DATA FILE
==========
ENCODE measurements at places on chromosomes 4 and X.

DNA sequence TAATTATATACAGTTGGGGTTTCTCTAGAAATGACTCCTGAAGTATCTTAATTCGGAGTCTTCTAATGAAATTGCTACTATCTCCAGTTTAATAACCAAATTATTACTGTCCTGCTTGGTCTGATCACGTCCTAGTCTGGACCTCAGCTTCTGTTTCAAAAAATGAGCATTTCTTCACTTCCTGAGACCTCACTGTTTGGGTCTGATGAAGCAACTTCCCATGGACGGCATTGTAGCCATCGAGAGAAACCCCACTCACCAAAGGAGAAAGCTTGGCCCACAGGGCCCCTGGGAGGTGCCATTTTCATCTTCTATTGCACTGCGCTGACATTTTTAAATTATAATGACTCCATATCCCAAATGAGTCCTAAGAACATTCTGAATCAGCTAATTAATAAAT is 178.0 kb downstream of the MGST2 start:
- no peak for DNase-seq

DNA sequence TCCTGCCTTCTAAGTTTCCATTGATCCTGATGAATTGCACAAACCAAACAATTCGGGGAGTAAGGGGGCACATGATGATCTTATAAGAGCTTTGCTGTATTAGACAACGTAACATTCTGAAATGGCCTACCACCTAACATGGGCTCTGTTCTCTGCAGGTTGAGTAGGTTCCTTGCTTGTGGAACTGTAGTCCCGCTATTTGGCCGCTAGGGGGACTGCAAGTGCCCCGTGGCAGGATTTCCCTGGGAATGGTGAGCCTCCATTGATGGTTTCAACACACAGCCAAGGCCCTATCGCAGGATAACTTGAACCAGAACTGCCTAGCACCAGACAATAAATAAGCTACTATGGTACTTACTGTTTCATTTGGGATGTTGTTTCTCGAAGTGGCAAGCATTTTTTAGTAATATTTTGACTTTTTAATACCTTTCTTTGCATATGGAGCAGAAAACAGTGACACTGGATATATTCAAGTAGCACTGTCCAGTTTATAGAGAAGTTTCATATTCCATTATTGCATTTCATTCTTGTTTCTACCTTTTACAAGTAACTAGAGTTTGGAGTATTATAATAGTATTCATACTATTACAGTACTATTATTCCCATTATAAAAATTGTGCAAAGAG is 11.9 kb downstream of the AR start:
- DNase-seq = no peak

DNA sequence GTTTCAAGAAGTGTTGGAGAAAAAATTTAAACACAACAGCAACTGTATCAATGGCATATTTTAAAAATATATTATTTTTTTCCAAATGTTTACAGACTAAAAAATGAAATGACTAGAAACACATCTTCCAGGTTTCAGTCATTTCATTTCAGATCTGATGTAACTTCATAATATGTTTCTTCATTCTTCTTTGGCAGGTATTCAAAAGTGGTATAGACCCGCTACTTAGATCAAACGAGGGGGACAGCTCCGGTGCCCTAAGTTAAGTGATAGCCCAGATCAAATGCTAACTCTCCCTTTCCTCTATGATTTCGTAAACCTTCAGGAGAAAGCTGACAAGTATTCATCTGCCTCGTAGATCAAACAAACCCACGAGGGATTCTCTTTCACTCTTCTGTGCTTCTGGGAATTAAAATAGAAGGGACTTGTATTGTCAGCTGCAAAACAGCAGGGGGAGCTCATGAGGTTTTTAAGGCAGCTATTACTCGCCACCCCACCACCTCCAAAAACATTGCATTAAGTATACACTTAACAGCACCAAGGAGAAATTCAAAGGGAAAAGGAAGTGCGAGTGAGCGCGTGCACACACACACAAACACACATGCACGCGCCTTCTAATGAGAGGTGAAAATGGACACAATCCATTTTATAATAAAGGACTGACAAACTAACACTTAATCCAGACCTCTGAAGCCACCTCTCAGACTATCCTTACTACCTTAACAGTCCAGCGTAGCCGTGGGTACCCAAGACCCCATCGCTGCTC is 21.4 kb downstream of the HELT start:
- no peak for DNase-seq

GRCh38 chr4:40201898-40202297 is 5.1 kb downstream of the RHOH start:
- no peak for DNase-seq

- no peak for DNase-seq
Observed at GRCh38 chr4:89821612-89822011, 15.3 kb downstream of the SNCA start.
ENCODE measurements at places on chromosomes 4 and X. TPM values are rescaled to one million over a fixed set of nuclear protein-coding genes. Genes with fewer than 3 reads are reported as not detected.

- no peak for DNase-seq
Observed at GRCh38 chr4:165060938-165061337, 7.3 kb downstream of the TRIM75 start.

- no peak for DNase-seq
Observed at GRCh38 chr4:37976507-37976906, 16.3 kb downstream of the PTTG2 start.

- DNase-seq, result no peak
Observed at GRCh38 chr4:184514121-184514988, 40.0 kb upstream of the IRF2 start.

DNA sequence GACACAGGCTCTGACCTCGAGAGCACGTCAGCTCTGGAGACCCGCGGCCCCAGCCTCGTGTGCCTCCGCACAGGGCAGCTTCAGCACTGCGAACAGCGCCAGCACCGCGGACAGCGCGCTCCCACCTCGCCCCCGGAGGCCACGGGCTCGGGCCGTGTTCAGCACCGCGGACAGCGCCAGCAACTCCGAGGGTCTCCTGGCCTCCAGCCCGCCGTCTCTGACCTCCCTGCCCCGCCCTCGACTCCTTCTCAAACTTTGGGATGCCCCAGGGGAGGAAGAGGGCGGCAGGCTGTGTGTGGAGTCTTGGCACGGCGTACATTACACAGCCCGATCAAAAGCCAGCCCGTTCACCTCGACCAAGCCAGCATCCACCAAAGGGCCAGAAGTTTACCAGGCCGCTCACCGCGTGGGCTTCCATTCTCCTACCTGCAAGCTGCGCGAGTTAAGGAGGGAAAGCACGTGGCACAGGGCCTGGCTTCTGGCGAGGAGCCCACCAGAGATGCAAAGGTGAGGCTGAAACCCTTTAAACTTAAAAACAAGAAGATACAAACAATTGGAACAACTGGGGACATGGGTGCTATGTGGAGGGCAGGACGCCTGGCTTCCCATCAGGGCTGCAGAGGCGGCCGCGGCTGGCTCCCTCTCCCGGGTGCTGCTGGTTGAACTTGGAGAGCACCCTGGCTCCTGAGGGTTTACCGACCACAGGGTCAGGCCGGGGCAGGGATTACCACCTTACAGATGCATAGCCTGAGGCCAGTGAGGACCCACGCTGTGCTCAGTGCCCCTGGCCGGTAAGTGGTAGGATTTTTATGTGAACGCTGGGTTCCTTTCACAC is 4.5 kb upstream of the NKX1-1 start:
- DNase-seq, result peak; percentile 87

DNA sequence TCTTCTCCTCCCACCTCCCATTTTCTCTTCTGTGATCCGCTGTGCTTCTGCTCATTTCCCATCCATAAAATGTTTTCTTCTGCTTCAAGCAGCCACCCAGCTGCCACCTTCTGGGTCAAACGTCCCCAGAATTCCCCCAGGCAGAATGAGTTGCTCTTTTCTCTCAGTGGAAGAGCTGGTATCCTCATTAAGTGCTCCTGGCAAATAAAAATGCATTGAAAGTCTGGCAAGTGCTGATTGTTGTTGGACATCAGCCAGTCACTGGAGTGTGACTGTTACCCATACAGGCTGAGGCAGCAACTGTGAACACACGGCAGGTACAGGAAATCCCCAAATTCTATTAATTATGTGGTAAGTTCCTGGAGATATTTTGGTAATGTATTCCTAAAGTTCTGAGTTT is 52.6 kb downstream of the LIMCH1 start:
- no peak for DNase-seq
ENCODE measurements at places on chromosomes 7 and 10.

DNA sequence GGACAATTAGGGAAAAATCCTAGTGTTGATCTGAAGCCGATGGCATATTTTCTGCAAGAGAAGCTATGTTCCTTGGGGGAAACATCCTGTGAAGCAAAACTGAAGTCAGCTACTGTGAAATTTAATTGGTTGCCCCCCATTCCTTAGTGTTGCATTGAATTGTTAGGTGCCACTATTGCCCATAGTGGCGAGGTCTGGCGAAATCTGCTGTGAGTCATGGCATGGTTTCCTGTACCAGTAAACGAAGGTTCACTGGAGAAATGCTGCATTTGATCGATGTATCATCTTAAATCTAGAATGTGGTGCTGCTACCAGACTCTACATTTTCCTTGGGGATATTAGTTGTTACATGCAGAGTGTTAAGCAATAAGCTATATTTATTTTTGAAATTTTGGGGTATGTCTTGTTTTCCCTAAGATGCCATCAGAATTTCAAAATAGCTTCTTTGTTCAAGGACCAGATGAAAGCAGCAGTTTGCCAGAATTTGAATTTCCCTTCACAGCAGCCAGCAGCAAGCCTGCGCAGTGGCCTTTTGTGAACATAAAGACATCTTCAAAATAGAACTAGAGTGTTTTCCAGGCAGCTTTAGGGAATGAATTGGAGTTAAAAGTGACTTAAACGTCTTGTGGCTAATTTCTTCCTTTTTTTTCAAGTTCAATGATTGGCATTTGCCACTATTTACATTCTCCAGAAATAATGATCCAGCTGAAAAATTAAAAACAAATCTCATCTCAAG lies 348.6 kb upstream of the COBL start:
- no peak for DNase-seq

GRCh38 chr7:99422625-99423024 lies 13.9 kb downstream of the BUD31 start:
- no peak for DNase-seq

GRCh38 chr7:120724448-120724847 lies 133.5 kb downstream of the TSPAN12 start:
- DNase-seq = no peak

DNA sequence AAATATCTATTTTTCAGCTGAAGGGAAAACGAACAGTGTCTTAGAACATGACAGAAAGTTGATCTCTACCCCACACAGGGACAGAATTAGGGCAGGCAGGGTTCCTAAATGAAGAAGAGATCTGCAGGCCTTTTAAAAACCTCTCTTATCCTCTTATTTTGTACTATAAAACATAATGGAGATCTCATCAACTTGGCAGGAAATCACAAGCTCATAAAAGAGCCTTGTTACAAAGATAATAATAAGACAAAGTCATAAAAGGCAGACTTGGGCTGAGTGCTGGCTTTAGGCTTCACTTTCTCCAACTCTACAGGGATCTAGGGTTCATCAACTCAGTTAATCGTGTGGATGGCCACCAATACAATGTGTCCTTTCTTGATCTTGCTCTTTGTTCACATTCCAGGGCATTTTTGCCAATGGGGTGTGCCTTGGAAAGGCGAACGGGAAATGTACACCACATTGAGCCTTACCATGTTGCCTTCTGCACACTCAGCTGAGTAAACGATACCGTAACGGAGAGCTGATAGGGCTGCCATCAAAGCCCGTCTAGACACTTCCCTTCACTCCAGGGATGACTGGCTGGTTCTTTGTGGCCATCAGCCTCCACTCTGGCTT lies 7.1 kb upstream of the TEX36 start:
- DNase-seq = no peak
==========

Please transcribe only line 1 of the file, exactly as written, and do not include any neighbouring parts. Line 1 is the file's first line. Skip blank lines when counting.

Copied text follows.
ENCODE measurements at places on chromosomes 4 and X.